Gently place the eggs in a heavy saucepan and cover completely with cold water. Place the pan on a burner and quickly bring to a boil.  Cover the pan and remove from the heat the moment the water boils; allow to stand exactly 9 minutes for medium eggs, 10 minutes for large.  Drain the water and bounce the eggs to crack the shells.  Fill the pan with filtered ice water and allow to stand 20 minutes.

Peel and dice the eggs into a glass bowl.  Add the scallions, tomato, curry, salt, pepper and cilantro and toss lightly with the mayonnaise.

For the Naan (adapted from a recipe by Madhur Jaffrey)

8 ounces (by weight) organic all-purpose flour (use sprouted or soaked flour if preferred)
6 cloves garlic, peeled, roasted and mashed
1 teaspoon cumin seeds, toasted and ground
1/4 teaspoon salt
1/2 teaspoon baking powder
1 teaspoon active dry yeast
1 teaspoon unrefined sugar
1/3 cup fresh whole milk, hand-hot
1 tablespoon ghee, melted, plus a little extra
1/3 cup plain yogurt, lightly beaten
1 small pastured egg, lightly beaten

Sift the flour, salt, baking powder, yeast and sugar in a bowl and pour in the hand-hot milk, ghee, garlic, cumin, yogurt and the beaten egg and mix it all together to form a ball of dough.  Place the dough on to a clean surface and knead it for 10 minutes or more, until smooth.

Pour about 1/4 tsp ghee into a large bowl and roll the ball of dough in it.  Cover the bowl with a towel and set aside in a warm, draft-free place for an hour or until the dough has doubled in size.

Preheat oven and a heavy baking sheet to 500 degrees.

Punch down the dough and knead it again and divide into 9 equal balls.  While working on 1 ball, keep the remaining balls covered. Flatten the ball using your hands (or rolling pin) into a tear-shaped naan, about 6 inches in length and about 4 inches at its widest. Brush the top with melted ghee.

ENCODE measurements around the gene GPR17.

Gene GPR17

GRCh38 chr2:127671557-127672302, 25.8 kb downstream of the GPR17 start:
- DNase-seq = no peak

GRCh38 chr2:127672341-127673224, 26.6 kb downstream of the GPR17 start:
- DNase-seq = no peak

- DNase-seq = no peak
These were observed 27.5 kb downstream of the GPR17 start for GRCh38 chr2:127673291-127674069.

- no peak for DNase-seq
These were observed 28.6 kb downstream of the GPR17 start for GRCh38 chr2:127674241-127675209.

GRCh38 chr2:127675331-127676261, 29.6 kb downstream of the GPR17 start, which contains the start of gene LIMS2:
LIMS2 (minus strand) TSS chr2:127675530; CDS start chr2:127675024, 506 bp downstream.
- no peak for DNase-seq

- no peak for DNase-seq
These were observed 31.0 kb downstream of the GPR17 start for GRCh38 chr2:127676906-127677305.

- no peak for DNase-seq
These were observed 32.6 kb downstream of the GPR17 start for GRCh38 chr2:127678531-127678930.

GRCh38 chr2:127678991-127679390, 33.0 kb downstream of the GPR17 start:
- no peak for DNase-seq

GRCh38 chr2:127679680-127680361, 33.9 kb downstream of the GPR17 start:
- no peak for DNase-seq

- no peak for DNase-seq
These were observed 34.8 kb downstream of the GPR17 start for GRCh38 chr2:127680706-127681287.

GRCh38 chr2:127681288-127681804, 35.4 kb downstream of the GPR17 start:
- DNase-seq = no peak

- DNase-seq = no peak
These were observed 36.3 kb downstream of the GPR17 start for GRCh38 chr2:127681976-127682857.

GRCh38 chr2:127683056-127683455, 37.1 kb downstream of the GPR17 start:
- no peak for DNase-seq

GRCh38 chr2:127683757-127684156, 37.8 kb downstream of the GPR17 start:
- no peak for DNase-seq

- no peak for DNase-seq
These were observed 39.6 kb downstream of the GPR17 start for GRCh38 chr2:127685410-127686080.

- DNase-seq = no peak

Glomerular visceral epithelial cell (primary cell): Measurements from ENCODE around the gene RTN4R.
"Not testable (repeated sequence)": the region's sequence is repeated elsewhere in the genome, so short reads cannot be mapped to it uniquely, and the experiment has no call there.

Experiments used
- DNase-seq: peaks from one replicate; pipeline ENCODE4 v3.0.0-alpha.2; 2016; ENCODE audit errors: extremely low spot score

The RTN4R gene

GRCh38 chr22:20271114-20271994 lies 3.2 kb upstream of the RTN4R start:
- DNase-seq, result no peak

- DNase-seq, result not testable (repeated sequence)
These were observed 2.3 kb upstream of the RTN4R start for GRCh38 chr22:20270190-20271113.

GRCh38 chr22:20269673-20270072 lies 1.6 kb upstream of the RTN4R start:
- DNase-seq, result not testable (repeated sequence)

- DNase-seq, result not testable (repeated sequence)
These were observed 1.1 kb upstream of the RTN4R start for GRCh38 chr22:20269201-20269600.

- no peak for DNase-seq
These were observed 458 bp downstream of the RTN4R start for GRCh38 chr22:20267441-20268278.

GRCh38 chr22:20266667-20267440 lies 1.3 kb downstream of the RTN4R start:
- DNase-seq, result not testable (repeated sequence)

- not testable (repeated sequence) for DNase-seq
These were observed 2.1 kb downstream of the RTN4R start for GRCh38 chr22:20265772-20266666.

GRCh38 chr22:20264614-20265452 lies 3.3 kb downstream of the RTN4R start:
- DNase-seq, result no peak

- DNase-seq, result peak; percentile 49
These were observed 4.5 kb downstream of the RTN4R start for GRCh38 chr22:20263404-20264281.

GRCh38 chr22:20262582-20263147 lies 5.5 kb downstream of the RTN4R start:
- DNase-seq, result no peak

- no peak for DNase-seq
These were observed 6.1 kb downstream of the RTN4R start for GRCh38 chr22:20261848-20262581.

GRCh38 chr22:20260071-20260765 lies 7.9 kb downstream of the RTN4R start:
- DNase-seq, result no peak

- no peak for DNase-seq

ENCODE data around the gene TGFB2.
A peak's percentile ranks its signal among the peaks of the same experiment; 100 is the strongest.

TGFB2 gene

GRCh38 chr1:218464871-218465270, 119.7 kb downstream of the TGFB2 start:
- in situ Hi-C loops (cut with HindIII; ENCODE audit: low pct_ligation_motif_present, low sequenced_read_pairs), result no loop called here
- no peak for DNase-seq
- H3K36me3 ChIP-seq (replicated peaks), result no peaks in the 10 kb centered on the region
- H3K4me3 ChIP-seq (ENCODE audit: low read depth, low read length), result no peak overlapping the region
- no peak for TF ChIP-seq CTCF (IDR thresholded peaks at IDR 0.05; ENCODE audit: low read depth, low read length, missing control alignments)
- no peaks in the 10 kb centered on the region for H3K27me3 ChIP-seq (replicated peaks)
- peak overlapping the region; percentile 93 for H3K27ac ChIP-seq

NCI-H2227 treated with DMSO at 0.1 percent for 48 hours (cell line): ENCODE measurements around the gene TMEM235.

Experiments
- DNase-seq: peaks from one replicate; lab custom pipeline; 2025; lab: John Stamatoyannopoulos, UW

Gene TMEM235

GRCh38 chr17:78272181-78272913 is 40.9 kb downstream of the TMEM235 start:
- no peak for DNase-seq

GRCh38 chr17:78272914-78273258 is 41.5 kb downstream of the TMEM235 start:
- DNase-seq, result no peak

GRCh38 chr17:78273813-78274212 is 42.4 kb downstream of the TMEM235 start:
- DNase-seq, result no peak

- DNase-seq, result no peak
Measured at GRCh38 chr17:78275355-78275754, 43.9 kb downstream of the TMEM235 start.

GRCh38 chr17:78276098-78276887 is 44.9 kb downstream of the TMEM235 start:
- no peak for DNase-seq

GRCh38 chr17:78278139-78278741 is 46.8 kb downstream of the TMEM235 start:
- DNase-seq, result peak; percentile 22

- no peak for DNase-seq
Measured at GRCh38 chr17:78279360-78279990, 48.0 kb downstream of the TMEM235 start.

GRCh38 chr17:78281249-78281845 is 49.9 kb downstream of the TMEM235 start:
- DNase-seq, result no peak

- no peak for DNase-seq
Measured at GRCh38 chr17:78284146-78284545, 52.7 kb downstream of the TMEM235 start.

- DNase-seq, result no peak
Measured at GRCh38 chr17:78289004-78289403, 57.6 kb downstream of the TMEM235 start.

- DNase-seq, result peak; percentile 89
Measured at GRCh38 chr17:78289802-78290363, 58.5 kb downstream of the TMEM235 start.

Remove the hot baking tray from the oven, grease it well with ghee and place the naan on to it.

Put the pan into the oven on the top rack for 2-3 minutes. It should puff up and brown slightly. It will go from browned to burnt quickly, so keep an eye on it.

Once puffed up and browned on one side, flip the naan and place back into the oven until browned, about 1 minute.

(Vegetarian) Black Bean Enchiladas

Fresh corn tortillas filled with black beans, onions, peppers, cheddar, asiago and toasted cumin.  Bathed in fire-roasted tomato sauce with crushed chile chipotle, Mexican oregano & a splash of apple cider vinegar.  Topped with more cheese, then baked until sizzling hot.  Topped with a dollop of thick crema Mexicana..

Black Bean Enchiladas

Greenling – The Farmers’ Market Delivered

I’m pleased to announce that Mitch’s name (mitch***@gmail.com) was pulled from the virtual hat this morning as the winner of the $50 gift certificate from Greenling Organic Delivery!

Mitch, please email me with your address information and I’ll send you the card right away.

Thank you all for participating, and please be sure to check back soon for another giveaway!

This contest is now closed.

read on for a chance to win a $50 gift certificate..

With three major, year-around farmers’ markets offering a dizzying array of fresh fruits and vegetables, pastured meats, eggs, dairy, artisan cheeses, baked goods (and much, much more), there’s just no tastier place than Austin for the conscientious eater.

But what if you just can’t get to the market?  Enter the organic delivery service.. from Austin, North to Georgetown and South to San Antonio, “if it’s available locally and is organically produced or sustainably raised”, chances are that Greenling Organic Delivery has you covered.

Started in 2005, Greenling offers goods from more than 100 farmers, producers and artisans to thousands of customers (including me!) every week.  A member of Texas Organic Farmers & Gardeners Association and the  Organic Trade Association, Greenling is a major contributor to the success of the sustainable food movement.

Here’s what Skip Connett of nearby Green Gate Farms has to say..

Neat, huh?

In appreciation, I’m giving away one $50 Gift Certificate, valid anywhere Greenling delivers.  To enter your name in the drawing, simply verify your zipcode at Greenling’s website, then come back here and leave a brief comment about what good food means to you.  Contest is open to Texas residents, 18 years old or over, with a mailing address in Greenling’s delivery area.  I’ll draw one winner at random from the eligible entries one week from now.